Musician and entrepreneur Jack White [Tape Op #82] has opened a brand-new storefront and vinyl record pressing plant in the historic Cass Corridor section of Detroit, a place that's been home to artists and musicians for decades and is now experiencing a renaissance. Third Man Pressing helps fulfill the increasing demand for vinyl records, plays a vital role in the resurgence of vinyl culture, and contributes to the rebirth of Detroit. White also founded Third Man Records, which has also released music by his bands, The White Stripes, Dead Weather, The Raconteurs, as well as his recent solo album (Boarding House Reach). White has produced countless records, released scores of records by many artists on Third Man Records, written a children's book (We're Going To Be Friends), and put out other authors' work on Third Man Books. He's also helped support music education for kids, acted in films, and created the unique Blue Room; the only live venue in the world where artists can record live-to-acetate. Detroit's Third Man Records and Third Man Pressing Plant feels like a small, family business. Workers earn a living wage of $15 an hour, with full benefits, and the company eschews traditional job titles. Instead, most everyone can jump in to help wherever work needs to get done. David Buick was kind enough to give me a tour of the pressing plant and tell me a bit about what goes on there, and Roe Peterhans, who runs the Detroit operation, chimed in during our conversation.
The Third Man Records store has been open in Detroit since when?
David Buick: We opened to the public on Black Friday of 2015, the day after Thanksgiving.
And the Third Man Pressing plant?
DB: The end of February 2017.
Can you talk about the history of the Cass Corridor neighborhood, and why you chose to put the store and the plant here?
DB: This is the center of the Cass Corridor, which was re-branded "Midtown Detroit" about ten years ago to try to fancify the neighborhood. But, since way back with blues and soul musicians, it's always been a hub of artists, musicians, poets, sculptors, painters, drug addicts, prostitutes, and bad guys. It was always the seedy, creative, free-thinking neighborhood. Gold Dollar was a venue where the White Stripes first played, which is not even a mile south of us. Zoot's Coffeehouse venue was a block away. The old Freezer Theater and the Clubhouse were nearby, and they were the main venues for the early ‘80s hardcore scene. There's The Old Miami; a bar that's been supporting the music scene for years. This is the hub of many different generations of music in Detroit. That's what the murals in the front of our store represent. There's a big MC5 mural, of them playing at the Wayne State [University] football field, which is right down the block. Then there's The White Stripes playing at the Gold Dollar. And then the next one is The Gories playing at an old art gallery, which was on the same block as us right now. When the opportunity came to get right here in the heart of it, Jack, of course, jumped on it.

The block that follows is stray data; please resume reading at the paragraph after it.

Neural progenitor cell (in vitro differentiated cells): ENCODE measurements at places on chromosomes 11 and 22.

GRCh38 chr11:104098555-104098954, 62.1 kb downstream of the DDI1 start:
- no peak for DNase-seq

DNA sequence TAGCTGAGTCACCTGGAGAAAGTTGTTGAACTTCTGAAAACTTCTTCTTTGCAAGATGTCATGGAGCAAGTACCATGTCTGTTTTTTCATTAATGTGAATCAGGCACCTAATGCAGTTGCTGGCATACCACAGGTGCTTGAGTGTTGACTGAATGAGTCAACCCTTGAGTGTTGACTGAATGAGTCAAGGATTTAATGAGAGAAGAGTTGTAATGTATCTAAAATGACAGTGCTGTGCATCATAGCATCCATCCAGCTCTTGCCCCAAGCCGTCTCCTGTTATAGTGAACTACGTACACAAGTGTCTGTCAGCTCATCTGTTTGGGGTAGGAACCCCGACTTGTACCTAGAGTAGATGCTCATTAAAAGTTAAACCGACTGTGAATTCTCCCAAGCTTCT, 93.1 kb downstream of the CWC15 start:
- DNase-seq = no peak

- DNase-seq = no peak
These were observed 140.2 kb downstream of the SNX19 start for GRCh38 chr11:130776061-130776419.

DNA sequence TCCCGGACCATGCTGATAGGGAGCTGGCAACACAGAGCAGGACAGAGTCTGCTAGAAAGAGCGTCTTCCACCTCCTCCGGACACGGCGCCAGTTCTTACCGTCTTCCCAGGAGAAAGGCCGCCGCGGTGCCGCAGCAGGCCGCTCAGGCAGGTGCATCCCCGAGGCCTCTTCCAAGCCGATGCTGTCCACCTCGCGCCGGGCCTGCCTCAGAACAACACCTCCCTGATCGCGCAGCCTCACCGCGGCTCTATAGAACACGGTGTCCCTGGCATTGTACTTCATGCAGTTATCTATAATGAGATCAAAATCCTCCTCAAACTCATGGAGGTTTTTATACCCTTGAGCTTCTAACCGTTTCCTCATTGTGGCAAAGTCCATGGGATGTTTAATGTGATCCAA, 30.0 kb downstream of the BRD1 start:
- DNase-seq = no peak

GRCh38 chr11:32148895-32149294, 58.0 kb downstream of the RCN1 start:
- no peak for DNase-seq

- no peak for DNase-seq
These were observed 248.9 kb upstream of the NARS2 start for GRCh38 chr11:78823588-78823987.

How many manufacturing jobs will the pressing plant supply?
DB: What are they saying, Roe? How many jobs will there be when we go to three shifts?
Roe Peterhans: About 40 to 50.
DB: We're in the process of adding a full second shift. And then once that starts running smoothly, we're going to add a third shift. And at that point it'll be about 40 to 50 [manufacturing jobs]. And we have about 15 in the front of the house. It's a sizeable amount of jobs.
What are the different jobs, and what does each position entail?
DB: As a company, our theory is [to have] no job titles. If you look at my card, my job title on there is "Romantic Comedian." Jack feels if you give someone a title, that will limit what they'll do. But Randy is the person that oversees the whole plant, and then his right-hand man, Brandon, is like the foreman. There are people QC-ing [quality control], people that are running the presses, and people running the packaging and the shrink wrapper. But, for the most part, those rotate. There are some skills certain people feel more comfortable with, or are better at. But everyone can hop from job to job.
After you get up to three shifts, how many records can you manufacture in a day?
DB: We estimate, if all eight machines are running completely smoothly, about 5,000 a shift. So that would be 15,000 for a three-shift day, eventually.
I read that you bought new presses from Newbilt Machinery [a German company]. Are they all up and running?
DB: Yeah, all eight are up and running.
When did you get them working?
DB: We were test running and then pressing product for a month and a half before the opening. No one that started the plant – other than our customer service whiz, Jessica, who came up from United Record Pressing [Nashville] – had any experience in a pressing plant. Some people had experience working with other injection molds and other factories. Everybody was learning, because it's not just pressing buttons.
What were the first records you guys pressed here?
DB: Opening weekend we pressed the first two White Stripes records [The White Stripes, De Stijl], a deluxe version of the first Stooges record [The Stooges], and a reissue of the first MC5 record [Kick Out the Jams]. Those were all on Third Man Records; we licensed those last two, and of course we have The White Stripes. Our friends from ESP [Essential Screen Printing] set up in the back, and they were live silk-screening the covers for those. On another machine we had a gospel reissue project. We don't just do Third Man records here. We also had two 7-inch [presses] running, which was for Derrick May and Carl Craig. Those are two of the pioneers of the Detroit techno scene. Typically, their records are pressed on 12-inch [vinyl], so it was an exclusive thing.